While the United States is still home to an untold number of Climate Change deniers and skeptics, the president of the World Bank is convinced.
A draft working group report of the Intergovernmental Panel on Climate Change due Sept. 27 will reinforce the case for urgent action to address global warming, World Bank President Jim Yong Kim said Sept. 23.
Kim was among several speakers at the opening session of the annual Climate Week NYC event in New York City suggesting that the IPCC draft should put to rest the scientific questions about the role of human activity and present a challenge to action.
Climate skeptics have a problem with science, said Kim, who was trained as a physician. “We have to stop these silly arguments and move forward with what we are going to do.”
It’s significant that the president of the World Bank is convinced because the World Bank is who developing nations will turn to when the consequences of climate change take their toll.
Kim is not alone in saying we have to “stop these silly arguments.”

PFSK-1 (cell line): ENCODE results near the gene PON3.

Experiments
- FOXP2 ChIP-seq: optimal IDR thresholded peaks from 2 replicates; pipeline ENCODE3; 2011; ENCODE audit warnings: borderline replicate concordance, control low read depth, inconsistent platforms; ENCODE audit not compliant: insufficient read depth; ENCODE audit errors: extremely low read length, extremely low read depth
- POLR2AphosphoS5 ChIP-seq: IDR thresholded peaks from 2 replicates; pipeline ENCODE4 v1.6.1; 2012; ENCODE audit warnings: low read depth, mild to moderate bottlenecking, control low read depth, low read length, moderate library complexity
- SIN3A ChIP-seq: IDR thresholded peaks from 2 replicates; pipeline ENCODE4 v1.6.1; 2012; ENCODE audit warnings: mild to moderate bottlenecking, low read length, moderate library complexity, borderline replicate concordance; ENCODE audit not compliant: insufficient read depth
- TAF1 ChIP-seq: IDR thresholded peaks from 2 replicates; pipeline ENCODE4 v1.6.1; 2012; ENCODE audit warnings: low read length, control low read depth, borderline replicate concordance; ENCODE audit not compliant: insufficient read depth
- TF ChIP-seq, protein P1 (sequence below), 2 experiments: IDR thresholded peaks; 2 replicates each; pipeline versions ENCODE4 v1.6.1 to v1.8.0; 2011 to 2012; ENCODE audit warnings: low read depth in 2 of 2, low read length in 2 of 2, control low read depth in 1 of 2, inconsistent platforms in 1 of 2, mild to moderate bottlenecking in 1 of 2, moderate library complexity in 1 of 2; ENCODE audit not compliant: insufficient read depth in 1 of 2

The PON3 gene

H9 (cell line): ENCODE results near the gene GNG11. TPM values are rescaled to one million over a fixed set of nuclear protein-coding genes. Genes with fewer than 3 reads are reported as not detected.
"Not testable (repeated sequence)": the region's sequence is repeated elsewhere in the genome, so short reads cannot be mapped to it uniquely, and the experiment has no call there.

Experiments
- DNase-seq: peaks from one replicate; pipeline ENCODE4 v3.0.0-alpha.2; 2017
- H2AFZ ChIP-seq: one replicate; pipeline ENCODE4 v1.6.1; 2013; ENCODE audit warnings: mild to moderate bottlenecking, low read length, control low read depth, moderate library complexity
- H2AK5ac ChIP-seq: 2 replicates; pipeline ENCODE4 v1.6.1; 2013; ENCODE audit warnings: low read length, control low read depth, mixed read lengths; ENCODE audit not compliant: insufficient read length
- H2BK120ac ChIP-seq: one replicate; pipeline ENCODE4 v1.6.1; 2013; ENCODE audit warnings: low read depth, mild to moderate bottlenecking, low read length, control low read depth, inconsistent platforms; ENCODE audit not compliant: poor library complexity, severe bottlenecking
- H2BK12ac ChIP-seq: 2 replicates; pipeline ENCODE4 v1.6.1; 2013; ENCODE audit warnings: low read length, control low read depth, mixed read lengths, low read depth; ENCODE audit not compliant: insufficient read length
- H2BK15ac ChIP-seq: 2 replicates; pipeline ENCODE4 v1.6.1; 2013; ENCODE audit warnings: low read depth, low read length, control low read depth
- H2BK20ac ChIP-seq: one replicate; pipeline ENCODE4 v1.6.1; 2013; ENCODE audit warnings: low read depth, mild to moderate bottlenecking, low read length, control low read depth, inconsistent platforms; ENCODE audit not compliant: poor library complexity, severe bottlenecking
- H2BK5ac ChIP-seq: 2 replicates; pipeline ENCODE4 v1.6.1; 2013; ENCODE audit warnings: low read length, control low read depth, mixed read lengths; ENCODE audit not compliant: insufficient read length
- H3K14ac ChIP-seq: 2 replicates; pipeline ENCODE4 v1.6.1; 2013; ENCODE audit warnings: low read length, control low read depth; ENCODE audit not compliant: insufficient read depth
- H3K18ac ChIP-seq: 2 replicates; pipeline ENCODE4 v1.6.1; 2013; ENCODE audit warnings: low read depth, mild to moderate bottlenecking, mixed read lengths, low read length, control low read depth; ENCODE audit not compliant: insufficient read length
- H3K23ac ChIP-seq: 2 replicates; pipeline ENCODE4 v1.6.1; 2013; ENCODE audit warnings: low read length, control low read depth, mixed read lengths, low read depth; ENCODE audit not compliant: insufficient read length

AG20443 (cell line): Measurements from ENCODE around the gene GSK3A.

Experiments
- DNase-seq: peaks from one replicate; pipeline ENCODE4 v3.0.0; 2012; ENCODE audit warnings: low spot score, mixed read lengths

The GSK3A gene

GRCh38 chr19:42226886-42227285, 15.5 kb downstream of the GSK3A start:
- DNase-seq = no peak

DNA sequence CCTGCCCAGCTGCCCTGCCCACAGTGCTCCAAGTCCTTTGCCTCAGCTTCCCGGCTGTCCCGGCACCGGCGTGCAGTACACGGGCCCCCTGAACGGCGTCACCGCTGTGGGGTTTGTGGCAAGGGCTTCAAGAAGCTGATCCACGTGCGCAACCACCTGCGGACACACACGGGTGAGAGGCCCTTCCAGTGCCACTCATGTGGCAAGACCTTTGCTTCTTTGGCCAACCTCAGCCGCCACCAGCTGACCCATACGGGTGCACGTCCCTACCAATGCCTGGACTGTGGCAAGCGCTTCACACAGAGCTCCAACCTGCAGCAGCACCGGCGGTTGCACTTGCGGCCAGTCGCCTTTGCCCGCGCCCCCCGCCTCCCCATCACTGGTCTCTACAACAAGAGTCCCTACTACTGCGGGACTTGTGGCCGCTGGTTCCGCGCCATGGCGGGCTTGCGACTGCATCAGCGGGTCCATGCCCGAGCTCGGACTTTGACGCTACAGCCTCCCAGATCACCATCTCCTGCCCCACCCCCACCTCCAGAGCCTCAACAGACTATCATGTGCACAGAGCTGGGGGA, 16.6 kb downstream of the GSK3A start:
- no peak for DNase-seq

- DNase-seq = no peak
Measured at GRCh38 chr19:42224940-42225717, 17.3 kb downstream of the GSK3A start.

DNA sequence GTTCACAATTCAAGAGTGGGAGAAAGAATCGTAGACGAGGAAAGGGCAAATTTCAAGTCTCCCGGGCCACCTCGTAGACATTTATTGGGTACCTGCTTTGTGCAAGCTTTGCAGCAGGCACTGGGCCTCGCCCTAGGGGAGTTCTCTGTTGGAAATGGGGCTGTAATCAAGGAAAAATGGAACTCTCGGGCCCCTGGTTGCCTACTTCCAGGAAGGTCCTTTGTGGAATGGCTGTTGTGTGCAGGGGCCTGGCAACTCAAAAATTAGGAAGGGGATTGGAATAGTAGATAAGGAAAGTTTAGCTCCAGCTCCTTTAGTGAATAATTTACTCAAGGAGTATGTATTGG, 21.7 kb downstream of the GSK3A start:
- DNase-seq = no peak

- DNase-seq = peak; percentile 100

Popular Science, which has been in business for over 141 years, decided to permanently shutter its comment section this week because science-denying concern trolls have turned it into a cesspool.
That is not to suggest that we are the only website in the world that attracts vexing commenters. Far from it. Nor is it to suggest that all, or even close to all, of our commenters are shrill, boorish specimens of the lower internet phyla. We have many delightful, thought-provoking commenters.
But even a fractious minority wields enough power to skew a reader’s perception of a story, recent research suggests.
And what Popular Science did not enunciate but I will is the fact that a number of trolls are actually paid flacks hired by oil companies, think-tanks, and political campaigns that deliberately mislead people.
That is not to imply that all or a majority of them are, but paid trolls do exist.
The Intergovernmental Panel on Climate Change report will be released on Friday of this week.